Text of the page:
FCPD is common in several parts of the world in which cassava is consumed. Cassava is a root crop originating from South America that grows well in poor soils, but it contains thiocyanates, which are incompletely removed by crude extraction procedures. Cassava was accordingly proposed as a possible cause of FCPD, but this has not been substantiated by animal studies, the epidemiologal association is inconsistent, and the hypothesis has fallen out of favour.


Associations between FCPD and the HLA system have been reported, notably increased transmission of HLA-DQB1*0302 and decreased transmission of HLA-DQ*0202. Both alleles are positively associated with type 1 diabetes in the Indian subcontinent.[4]

An association has also been reported for the trypsin inhibitor gene SPINK1, whose function is to inhibit premature activation of trypsinogen within the pancreas. SPINK1 is associated with other forms of chronic pancreatitis. The N34S variant of this gene was found in 33% of those with FCPD compared with 4% of controls.

Clinical features

Early clinical descriptions emphasised extreme emaciation, parotid enlargement and a distended abdomen. More recent accounts imply a better state of nutrition, even though the patients are typically lean with a BMI of about 20 kg/m2. Some are well nourished or even overweight at presentation.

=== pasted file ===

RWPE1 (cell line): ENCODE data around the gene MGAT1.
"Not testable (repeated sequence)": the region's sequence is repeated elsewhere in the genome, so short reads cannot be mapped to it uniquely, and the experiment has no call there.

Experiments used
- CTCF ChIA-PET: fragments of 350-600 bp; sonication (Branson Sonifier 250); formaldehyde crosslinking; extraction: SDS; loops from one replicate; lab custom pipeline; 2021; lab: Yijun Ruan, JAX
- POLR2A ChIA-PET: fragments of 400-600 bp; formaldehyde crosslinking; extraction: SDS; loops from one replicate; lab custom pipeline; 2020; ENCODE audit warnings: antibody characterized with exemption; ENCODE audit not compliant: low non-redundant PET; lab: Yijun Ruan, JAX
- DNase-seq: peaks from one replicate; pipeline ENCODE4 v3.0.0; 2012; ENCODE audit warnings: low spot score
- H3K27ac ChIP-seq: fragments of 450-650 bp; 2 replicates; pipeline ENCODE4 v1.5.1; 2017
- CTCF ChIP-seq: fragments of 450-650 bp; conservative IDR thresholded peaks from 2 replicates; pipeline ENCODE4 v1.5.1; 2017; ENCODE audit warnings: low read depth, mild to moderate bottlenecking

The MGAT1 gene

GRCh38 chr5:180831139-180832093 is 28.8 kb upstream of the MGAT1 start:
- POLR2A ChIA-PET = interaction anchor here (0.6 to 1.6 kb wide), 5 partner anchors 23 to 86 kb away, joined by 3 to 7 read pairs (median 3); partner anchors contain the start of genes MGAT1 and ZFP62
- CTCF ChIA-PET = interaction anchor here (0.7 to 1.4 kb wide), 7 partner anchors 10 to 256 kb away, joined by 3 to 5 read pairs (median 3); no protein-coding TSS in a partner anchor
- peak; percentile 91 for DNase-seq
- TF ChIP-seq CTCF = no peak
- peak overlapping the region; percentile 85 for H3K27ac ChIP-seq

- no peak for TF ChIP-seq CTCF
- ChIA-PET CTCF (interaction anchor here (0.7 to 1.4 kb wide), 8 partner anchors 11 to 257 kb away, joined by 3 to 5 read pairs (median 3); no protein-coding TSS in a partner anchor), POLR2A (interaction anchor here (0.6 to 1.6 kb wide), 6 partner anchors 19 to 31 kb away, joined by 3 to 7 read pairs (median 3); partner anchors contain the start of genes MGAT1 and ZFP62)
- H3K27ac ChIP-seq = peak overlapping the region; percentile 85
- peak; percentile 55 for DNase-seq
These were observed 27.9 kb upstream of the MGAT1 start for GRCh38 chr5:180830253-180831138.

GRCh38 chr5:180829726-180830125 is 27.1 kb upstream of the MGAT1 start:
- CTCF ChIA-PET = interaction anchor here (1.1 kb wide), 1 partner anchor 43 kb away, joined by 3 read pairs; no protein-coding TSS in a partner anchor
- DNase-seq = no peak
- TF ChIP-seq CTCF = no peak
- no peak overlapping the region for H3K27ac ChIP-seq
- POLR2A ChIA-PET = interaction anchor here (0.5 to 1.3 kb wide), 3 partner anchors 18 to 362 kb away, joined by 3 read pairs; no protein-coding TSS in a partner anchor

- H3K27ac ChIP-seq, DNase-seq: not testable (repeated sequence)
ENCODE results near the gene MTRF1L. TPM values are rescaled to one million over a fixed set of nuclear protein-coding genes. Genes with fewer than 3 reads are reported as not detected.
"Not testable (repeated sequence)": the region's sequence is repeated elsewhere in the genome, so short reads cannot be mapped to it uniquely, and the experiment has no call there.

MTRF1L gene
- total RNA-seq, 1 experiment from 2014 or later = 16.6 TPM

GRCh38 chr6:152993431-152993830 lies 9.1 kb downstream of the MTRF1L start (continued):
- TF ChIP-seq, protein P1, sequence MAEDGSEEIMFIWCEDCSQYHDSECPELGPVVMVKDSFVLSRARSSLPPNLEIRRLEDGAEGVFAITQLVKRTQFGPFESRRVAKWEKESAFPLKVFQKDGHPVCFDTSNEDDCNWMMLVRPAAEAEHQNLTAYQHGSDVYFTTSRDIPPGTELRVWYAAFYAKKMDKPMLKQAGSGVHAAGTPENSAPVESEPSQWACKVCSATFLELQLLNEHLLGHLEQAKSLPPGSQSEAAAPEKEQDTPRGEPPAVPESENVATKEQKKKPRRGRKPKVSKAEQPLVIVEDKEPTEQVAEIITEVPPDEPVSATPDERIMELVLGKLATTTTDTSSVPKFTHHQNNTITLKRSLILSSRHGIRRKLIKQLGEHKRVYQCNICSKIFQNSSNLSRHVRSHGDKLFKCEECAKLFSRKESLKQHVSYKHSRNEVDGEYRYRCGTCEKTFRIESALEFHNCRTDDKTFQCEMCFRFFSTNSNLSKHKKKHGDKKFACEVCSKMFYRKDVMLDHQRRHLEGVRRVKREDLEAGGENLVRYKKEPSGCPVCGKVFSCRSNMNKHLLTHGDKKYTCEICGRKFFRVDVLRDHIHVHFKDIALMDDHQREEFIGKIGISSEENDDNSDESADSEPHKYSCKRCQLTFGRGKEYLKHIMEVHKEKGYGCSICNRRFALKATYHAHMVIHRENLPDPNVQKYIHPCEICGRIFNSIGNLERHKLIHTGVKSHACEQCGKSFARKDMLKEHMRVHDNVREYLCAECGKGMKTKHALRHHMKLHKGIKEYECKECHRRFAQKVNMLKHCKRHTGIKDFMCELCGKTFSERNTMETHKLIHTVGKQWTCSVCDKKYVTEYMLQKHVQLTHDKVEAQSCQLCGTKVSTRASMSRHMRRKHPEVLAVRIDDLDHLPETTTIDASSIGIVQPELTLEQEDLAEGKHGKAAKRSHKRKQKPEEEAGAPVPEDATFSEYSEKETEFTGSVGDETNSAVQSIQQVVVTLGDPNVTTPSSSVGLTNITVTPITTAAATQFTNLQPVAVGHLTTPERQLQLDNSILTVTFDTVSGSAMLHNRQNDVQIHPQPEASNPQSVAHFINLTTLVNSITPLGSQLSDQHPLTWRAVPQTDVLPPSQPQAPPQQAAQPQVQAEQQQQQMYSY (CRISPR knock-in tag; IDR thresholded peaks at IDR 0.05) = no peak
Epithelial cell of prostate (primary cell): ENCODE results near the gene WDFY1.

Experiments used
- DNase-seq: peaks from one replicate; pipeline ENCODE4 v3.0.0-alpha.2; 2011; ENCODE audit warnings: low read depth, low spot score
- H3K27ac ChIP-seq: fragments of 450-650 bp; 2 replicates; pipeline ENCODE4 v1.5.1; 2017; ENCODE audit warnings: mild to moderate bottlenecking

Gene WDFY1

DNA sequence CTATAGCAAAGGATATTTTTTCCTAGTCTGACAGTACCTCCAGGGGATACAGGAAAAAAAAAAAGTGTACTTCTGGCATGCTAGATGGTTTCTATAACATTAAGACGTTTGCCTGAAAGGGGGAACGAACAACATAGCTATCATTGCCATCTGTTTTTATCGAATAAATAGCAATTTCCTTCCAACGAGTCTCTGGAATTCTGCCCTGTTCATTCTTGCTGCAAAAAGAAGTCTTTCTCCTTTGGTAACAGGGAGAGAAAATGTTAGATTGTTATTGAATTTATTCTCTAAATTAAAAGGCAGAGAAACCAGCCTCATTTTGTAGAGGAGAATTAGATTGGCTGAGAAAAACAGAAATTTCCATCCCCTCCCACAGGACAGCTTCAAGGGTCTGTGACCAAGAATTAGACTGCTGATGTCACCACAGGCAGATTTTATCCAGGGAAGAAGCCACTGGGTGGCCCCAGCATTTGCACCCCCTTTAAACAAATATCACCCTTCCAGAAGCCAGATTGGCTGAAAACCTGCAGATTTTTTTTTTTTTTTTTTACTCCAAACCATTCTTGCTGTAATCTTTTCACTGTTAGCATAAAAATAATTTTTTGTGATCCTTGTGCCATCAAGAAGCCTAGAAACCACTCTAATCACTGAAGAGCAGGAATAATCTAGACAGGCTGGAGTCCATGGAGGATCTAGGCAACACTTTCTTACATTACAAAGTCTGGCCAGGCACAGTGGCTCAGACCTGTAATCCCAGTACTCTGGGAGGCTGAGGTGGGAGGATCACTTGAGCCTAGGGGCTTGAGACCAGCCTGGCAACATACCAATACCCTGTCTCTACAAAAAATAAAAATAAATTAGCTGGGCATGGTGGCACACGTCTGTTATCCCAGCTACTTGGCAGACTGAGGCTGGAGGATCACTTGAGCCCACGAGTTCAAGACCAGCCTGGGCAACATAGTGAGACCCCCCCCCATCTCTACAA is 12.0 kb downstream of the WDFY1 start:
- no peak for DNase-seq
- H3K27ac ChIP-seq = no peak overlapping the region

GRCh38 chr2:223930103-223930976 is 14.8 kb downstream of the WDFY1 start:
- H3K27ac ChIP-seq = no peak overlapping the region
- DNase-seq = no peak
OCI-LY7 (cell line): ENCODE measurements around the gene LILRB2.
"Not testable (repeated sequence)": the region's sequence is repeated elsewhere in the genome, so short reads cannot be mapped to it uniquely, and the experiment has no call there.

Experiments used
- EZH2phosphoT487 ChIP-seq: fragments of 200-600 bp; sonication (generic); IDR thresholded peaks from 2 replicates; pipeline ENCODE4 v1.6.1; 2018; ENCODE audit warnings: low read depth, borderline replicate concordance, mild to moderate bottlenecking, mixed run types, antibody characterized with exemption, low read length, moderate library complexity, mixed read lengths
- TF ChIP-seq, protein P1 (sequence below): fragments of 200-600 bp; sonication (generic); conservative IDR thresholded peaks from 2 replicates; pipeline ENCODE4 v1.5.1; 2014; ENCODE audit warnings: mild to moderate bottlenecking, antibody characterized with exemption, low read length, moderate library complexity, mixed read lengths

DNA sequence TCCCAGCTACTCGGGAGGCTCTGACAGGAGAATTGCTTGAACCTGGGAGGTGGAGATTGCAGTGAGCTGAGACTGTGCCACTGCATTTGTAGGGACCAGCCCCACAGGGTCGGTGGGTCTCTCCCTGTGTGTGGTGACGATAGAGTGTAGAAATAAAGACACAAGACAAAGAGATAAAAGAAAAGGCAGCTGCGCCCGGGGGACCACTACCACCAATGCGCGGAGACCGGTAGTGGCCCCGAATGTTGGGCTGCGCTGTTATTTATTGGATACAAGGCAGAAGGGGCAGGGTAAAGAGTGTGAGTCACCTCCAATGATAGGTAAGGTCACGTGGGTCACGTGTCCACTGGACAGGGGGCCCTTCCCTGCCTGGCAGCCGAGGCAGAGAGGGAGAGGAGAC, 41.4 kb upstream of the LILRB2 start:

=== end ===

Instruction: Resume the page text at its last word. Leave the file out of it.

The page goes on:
Abdominal pain is the presenting feature of tropical chronic pancreatitis in up to 90% of cases. The pain is intermittent, severe, upper abdominal radiating to the back, and is relieved by leaning forward. The pain often diminishes in parallel with clinical progression of other features of FCPD.

Steatorrhoea is present in about 20% of cases at diagnosis, but the proportion affected rises if the fat content of the diet is increased.

Diabetes is considered to be a relatively late feature, developing some 10 years after first presentation with abdominal pain. Marked hyperglycaemia may be present, and some 80% of patients require insulin. Diabetic ketoacidosis is, however, extremely rare, with only five cases reported in the literature. This has variously been attributed to residual insulin secretion, loss of pancreatic glucagon, or lack of subcutaneous fat resulting in inability to mobilise the non-esterified fatty acids (NEFA) needed as a substrate for ketogenesis.1


The key features are progressive fibrosis resulting in shrinkage of the gland together with stone formation and dilatation of the pancreatic ducts. Histologically there is atrophy of the exocrine pancreas in association with intense fibrosis and loss of pancreatic islets, although some residual islets show hyperplasia and beta cell proliferation.[5]


Complications of the pancreatitis include a greatly increased risk of pancreatic carcinoma. Accurate estimates do not exist, but clinical series suggest that the rate is as high, or higher, than in other forms of chronic pancreatitis.

Large vessel complications of diabetes are rare, due to the youth of those affected and the absence of other risk factors for arterial disease. Typical microvascular complications develop, however, at a rate comparable to those with type 2 diabetes.